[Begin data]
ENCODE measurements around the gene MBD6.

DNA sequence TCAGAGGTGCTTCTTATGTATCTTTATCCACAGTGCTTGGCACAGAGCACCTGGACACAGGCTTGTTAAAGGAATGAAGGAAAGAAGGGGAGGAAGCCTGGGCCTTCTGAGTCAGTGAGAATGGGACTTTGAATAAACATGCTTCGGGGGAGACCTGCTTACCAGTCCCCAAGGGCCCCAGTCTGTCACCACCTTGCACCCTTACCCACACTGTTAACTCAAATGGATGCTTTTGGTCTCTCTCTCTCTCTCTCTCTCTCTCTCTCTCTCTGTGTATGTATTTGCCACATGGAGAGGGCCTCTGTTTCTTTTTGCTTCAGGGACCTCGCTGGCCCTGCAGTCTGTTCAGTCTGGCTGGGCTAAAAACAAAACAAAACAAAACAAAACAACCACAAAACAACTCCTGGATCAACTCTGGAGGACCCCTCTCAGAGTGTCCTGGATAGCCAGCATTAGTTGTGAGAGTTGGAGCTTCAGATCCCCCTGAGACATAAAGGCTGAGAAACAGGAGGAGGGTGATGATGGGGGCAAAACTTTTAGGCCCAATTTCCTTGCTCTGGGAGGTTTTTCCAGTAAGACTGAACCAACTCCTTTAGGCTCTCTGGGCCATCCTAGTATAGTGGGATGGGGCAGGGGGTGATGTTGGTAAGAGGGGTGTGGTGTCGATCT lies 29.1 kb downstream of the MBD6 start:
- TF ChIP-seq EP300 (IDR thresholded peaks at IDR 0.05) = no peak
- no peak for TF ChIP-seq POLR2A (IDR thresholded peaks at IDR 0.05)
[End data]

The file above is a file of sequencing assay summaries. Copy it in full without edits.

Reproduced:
ENCODE measurements around the gene MBD6.

DNA sequence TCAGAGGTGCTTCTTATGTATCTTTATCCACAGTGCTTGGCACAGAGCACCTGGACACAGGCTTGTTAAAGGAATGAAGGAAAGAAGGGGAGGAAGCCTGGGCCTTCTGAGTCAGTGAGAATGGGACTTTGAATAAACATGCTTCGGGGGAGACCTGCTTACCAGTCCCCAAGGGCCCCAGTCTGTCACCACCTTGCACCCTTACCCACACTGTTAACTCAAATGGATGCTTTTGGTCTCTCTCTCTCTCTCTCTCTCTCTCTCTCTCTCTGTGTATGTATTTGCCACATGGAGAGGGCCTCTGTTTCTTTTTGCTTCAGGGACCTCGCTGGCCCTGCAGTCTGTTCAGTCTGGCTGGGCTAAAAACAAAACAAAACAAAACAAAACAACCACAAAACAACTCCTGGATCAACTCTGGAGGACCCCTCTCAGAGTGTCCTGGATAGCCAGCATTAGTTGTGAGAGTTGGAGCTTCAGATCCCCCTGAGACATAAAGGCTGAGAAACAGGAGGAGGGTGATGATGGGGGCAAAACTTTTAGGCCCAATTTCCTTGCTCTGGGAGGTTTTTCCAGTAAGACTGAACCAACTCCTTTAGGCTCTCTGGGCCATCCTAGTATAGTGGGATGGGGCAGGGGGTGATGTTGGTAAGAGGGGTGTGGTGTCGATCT lies 29.1 kb downstream of the MBD6 start:
- TF ChIP-seq EP300 (IDR thresholded peaks at IDR 0.05) = no peak
- no peak for TF ChIP-seq POLR2A (IDR thresholded peaks at IDR 0.05)